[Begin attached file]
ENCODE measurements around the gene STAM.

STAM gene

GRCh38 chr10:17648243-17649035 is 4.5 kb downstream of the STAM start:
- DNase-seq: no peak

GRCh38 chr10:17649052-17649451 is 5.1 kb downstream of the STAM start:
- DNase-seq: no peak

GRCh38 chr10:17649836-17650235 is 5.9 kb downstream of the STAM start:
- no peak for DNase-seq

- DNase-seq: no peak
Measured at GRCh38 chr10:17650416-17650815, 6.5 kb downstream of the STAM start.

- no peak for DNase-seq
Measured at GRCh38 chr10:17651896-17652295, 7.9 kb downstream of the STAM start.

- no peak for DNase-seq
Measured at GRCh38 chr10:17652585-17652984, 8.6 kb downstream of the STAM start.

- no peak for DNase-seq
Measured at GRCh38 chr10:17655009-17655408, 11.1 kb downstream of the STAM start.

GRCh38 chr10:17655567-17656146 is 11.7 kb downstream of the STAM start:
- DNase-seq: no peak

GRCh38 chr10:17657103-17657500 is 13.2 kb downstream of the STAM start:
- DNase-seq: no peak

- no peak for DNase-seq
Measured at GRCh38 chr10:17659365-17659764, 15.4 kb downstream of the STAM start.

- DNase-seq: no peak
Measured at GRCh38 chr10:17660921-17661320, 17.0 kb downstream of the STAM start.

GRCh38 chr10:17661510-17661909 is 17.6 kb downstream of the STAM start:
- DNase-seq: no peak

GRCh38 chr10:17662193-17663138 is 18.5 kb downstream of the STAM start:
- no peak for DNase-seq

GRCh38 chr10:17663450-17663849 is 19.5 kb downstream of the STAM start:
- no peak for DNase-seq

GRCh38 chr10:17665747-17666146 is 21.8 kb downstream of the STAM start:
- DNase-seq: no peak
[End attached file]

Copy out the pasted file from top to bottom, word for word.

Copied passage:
ENCODE measurements around the gene STAM.

STAM gene

GRCh38 chr10:17648243-17649035 is 4.5 kb downstream of the STAM start:
- DNase-seq: no peak

GRCh38 chr10:17649052-17649451 is 5.1 kb downstream of the STAM start:
- DNase-seq: no peak

GRCh38 chr10:17649836-17650235 is 5.9 kb downstream of the STAM start:
- no peak for DNase-seq

- DNase-seq: no peak
Measured at GRCh38 chr10:17650416-17650815, 6.5 kb downstream of the STAM start.

- no peak for DNase-seq
Measured at GRCh38 chr10:17651896-17652295, 7.9 kb downstream of the STAM start.

- no peak for DNase-seq
Measured at GRCh38 chr10:17652585-17652984, 8.6 kb downstream of the STAM start.

- no peak for DNase-seq
Measured at GRCh38 chr10:17655009-17655408, 11.1 kb downstream of the STAM start.

GRCh38 chr10:17655567-17656146 is 11.7 kb downstream of the STAM start:
- DNase-seq: no peak

GRCh38 chr10:17657103-17657500 is 13.2 kb downstream of the STAM start:
- DNase-seq: no peak

- no peak for DNase-seq
Measured at GRCh38 chr10:17659365-17659764, 15.4 kb downstream of the STAM start.

- DNase-seq: no peak
Measured at GRCh38 chr10:17660921-17661320, 17.0 kb downstream of the STAM start.

GRCh38 chr10:17661510-17661909 is 17.6 kb downstream of the STAM start:
- DNase-seq: no peak

GRCh38 chr10:17662193-17663138 is 18.5 kb downstream of the STAM start:
- no peak for DNase-seq

GRCh38 chr10:17663450-17663849 is 19.5 kb downstream of the STAM start:
- no peak for DNase-seq

GRCh38 chr10:17665747-17666146 is 21.8 kb downstream of the STAM start:
- DNase-seq: no peak